I suppose that it depends on how the supplier has come by his supply. If it has been deemed 'essential' to drive a new motorway or other development through the outcrop and it has to be destroyed anyway then it is better for it to be sold to gardeners rather than put to landfill. On the other hand if the tufa is being quarried purely as a commercial venture then I am opposed to it.
From my observation of the internet site I am minded to ask if this is good quality tufa or not. It looks like a very dense and solid material, unlike the local deposits near to where I live which is very honeycombed and porous.
David Shaw, Forres, Moray, Scotland

Martinr

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Re: The Last Source
« Reply #6 on: April 08, 2008, 06:03:22 PM »
I'm no expert but I'm sure I've been told most Derbyshire tufa is , excuse the pun, rock hard and not much use for our purposes. OK for building the rockery, not so good for planting in.

Maggi Young

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Re: The Last Source
« Reply #7 on: April 08, 2008, 06:07:21 PM »
Quote
I'm no expert but I'm sure I've been told most Derbyshire tufa is , excuse the pun, rock hard and not much use for our purposes. OK for building the rockery, not so good for planting in.
That's what I have been told, too, Martin.  Looking at the( heavy) weights given for the dimension of the rocks on the website, I think it is fairly clear that this tufa  is pretty dense, solid stuff... not much use for drilling holes in to give Jankaeas a good home!!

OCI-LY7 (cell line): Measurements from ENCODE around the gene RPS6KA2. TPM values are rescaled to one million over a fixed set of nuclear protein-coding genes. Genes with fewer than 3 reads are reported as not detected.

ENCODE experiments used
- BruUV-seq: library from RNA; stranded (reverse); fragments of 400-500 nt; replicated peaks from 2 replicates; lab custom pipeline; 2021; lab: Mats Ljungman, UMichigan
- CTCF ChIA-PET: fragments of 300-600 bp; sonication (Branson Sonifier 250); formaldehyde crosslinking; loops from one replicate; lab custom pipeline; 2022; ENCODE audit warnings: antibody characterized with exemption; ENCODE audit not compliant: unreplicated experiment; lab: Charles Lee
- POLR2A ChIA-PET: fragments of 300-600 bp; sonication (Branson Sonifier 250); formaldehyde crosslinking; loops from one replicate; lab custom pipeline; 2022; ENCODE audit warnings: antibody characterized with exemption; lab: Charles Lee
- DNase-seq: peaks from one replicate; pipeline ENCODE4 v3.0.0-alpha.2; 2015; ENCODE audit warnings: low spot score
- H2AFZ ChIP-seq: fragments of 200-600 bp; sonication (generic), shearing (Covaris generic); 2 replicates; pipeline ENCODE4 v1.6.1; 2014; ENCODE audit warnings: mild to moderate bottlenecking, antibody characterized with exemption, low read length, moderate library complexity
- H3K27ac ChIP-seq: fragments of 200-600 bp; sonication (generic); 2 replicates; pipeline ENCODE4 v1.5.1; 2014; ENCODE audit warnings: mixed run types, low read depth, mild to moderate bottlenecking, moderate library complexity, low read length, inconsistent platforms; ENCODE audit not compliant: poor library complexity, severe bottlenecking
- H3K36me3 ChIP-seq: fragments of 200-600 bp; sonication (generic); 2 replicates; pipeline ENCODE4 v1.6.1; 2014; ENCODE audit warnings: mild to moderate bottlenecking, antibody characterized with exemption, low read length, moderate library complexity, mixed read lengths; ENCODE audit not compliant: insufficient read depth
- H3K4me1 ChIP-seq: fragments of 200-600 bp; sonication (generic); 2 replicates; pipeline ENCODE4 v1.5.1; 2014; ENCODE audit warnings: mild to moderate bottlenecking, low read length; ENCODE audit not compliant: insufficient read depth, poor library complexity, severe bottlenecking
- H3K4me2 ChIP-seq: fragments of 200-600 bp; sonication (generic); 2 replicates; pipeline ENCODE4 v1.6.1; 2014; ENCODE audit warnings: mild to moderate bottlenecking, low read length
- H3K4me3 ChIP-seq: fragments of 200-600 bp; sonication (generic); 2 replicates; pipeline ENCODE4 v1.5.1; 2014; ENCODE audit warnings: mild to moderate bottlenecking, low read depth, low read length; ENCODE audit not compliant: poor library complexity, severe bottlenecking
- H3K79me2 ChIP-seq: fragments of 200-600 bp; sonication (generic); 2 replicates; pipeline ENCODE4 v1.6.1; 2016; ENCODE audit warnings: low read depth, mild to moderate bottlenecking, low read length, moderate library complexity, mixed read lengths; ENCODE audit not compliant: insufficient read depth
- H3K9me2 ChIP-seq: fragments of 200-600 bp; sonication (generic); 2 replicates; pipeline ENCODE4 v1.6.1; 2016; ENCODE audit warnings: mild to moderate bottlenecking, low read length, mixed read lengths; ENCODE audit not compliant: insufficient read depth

Margaret Young in Aberdeen, North East Scotland Zone 7 -ish!

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admin

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Re: The Last Source
« Reply #8 on: April 08, 2008, 07:15:09 PM »
More me the issue is not so much its  hardness, more should it be exploited if it's England's "last source".

Martinr

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Re: The Last Source
« Reply #9 on: April 08, 2008, 07:29:31 PM »
Ah! Typical thread, wanders off the point ??? Like David says it depends on the circumstances behind its removal.

p.s this is my 50th post. Does something special happen. Trumpet Fanfares? Cakes from Lesley? Don't suppose I'll get that lucky ::)

Maggi Young

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Re: The Last Source
« Reply #10 on: April 08, 2008, 07:32:17 PM »
I'd reply to your query about celebrations for your fiftieth post, martin, but I dare not wander further "off topic" ! :P
Margaret Young in Aberdeen, North East Scotland Zone 7 -ish!

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afw

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Re: The Last Source
« Reply #11 on: April 08, 2008, 09:28:06 PM »
Although agreeing with admin regarding the removal of tufa and seconding martin's remarks about the hardness of derbyshire tufa ,when I Googled 'tufa'  it came up with a fascinating tufa house around Wirksworth  ( I think) and with www. outland stone .co.uk with a whole variety of 'rare' stone suitable for growing alpines.
Alan Whybrow, late of mighty Sawbo, now in Belper, Derbyshire

Martinr

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Re: The Last Source
« Reply #12 on: April 09, 2008, 06:22:46 PM »
The tufa house does indeed exist. The fact that it's still standing is testament to the local tufa being a little harder than you'd want for planting in.